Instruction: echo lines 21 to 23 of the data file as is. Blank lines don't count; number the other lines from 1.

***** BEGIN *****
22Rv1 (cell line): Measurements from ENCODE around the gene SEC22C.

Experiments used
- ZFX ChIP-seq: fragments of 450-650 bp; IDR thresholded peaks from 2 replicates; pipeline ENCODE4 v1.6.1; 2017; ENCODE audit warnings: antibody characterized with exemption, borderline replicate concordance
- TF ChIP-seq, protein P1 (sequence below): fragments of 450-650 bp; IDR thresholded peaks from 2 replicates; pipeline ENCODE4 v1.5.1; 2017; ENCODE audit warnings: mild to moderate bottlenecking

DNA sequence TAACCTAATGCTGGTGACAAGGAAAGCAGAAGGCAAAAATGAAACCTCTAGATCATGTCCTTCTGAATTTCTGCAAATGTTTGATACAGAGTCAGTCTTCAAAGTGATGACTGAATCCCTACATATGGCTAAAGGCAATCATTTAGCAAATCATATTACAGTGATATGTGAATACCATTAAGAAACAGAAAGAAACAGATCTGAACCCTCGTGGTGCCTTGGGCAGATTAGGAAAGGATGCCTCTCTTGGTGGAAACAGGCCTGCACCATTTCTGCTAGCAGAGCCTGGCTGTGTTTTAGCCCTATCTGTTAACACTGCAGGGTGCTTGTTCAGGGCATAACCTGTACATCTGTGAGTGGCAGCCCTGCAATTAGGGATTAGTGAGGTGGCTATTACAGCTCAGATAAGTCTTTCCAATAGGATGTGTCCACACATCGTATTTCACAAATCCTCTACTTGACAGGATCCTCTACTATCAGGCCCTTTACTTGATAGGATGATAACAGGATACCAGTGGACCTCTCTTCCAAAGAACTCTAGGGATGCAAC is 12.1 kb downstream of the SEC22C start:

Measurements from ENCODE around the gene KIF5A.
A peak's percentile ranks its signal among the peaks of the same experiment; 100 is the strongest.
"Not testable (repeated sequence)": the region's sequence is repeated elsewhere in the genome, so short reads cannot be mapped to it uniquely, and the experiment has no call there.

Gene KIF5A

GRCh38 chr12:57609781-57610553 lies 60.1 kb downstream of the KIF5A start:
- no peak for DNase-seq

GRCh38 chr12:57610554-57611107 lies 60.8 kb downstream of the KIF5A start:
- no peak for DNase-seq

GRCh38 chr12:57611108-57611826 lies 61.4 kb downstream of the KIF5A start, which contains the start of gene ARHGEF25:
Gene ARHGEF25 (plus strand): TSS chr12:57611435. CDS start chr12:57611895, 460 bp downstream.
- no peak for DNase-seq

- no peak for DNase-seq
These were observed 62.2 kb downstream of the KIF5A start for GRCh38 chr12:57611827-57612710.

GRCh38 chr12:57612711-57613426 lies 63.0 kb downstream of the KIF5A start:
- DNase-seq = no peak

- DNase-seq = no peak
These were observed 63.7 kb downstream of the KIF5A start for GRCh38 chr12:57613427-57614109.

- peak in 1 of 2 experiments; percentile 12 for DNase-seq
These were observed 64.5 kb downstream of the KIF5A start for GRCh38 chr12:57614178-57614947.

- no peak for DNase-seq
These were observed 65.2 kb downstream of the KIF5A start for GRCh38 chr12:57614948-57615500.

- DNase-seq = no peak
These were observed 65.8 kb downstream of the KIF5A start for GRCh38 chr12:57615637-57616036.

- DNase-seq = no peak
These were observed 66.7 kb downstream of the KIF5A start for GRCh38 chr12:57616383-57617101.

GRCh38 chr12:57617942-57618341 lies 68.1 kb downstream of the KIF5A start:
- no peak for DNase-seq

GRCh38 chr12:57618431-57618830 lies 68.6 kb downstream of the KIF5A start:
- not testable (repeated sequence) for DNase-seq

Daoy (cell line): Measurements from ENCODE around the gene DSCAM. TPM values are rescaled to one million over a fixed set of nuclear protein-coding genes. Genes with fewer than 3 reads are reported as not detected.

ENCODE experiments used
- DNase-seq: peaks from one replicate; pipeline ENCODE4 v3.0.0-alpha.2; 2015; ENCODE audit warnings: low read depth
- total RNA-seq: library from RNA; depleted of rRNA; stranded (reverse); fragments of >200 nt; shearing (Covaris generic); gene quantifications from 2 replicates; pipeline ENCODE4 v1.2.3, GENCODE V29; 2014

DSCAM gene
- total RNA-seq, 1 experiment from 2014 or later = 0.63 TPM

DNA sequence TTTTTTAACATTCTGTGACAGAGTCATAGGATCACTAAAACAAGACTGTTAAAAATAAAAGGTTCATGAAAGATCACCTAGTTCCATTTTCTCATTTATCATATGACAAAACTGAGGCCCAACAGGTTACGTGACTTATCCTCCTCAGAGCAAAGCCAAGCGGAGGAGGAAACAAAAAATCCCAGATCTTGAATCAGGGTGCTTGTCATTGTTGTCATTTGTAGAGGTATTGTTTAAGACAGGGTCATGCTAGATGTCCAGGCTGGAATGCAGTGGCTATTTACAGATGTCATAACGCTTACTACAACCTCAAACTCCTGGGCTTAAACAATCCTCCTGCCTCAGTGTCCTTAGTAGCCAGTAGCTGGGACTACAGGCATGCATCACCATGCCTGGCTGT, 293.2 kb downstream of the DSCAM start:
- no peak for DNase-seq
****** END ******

- DNase-seq = no peak
These were observed 63.7 kb downstream of the KIF5A start for GRCh38 chr12:57613427-57614109.

- peak in 1 of 2 experiments; percentile 12 for DNase-seq